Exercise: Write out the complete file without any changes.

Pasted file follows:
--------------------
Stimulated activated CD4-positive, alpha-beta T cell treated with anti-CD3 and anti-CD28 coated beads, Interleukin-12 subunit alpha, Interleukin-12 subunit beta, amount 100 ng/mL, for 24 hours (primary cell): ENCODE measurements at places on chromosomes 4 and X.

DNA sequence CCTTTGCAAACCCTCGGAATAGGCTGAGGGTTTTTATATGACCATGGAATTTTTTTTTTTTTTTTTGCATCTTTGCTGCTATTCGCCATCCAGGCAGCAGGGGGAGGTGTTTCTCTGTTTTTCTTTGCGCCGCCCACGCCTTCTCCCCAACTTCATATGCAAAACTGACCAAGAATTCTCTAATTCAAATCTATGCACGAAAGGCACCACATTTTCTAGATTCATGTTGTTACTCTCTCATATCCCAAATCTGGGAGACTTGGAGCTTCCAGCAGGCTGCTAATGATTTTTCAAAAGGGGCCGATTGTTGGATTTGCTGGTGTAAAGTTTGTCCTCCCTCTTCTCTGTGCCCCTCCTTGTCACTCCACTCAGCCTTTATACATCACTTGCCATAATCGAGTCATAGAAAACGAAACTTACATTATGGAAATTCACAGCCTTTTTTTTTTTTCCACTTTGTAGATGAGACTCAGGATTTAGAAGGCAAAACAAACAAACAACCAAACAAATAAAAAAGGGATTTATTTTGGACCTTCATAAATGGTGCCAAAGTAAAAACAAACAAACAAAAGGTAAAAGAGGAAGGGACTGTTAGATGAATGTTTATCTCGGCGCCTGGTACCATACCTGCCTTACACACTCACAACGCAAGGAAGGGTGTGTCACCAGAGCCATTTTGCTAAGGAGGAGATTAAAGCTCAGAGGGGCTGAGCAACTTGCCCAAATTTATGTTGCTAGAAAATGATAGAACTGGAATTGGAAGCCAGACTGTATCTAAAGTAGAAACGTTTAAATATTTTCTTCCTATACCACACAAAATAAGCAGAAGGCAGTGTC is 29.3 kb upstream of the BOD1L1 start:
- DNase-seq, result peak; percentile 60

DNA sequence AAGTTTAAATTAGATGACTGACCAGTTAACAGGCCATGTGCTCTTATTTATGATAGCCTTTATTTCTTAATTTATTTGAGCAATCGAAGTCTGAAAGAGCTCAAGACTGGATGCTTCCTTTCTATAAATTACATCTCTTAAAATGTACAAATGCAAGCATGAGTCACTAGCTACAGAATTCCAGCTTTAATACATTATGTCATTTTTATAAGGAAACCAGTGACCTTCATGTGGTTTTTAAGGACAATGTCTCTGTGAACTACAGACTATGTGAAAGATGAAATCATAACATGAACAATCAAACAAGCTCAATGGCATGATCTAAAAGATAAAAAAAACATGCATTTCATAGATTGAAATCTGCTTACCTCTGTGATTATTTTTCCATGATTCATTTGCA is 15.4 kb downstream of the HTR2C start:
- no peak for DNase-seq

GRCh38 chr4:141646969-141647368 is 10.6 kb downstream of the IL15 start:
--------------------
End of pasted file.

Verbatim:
Stimulated activated CD4-positive, alpha-beta T cell treated with anti-CD3 and anti-CD28 coated beads, Interleukin-12 subunit alpha, Interleukin-12 subunit beta, amount 100 ng/mL, for 24 hours (primary cell): ENCODE measurements at places on chromosomes 4 and X.

DNA sequence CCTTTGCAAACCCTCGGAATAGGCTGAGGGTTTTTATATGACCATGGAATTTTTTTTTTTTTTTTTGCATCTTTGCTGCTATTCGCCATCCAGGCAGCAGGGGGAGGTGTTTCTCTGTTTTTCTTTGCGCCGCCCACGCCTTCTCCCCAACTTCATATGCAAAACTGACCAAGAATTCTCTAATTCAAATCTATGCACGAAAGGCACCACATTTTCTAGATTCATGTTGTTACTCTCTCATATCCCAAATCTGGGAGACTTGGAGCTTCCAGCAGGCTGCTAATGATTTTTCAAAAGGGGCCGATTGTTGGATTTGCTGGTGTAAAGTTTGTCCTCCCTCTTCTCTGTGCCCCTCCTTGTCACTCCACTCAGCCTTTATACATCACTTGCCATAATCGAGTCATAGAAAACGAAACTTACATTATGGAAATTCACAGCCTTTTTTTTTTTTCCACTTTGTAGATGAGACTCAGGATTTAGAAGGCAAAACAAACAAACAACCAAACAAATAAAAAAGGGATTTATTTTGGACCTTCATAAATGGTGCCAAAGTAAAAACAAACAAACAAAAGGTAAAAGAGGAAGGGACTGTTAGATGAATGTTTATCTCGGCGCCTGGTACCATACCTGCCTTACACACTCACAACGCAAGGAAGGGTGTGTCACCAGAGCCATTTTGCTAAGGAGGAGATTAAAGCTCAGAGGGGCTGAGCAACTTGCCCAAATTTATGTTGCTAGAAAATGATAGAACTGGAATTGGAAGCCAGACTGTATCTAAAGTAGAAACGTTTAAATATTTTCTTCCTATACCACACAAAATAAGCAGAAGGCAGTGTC is 29.3 kb upstream of the BOD1L1 start:
- DNase-seq, result peak; percentile 60

DNA sequence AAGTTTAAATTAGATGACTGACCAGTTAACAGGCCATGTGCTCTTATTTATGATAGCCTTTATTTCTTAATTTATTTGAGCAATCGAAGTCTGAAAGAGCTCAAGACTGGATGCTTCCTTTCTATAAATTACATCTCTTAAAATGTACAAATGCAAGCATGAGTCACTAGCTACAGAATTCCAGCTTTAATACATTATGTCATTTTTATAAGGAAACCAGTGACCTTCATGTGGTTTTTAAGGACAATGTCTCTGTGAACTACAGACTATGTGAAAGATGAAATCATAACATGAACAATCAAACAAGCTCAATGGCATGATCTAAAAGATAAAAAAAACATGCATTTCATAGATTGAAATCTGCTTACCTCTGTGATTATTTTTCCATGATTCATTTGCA is 15.4 kb downstream of the HTR2C start:
- no peak for DNase-seq

GRCh38 chr4:141646969-141647368 is 10.6 kb downstream of the IL15 start: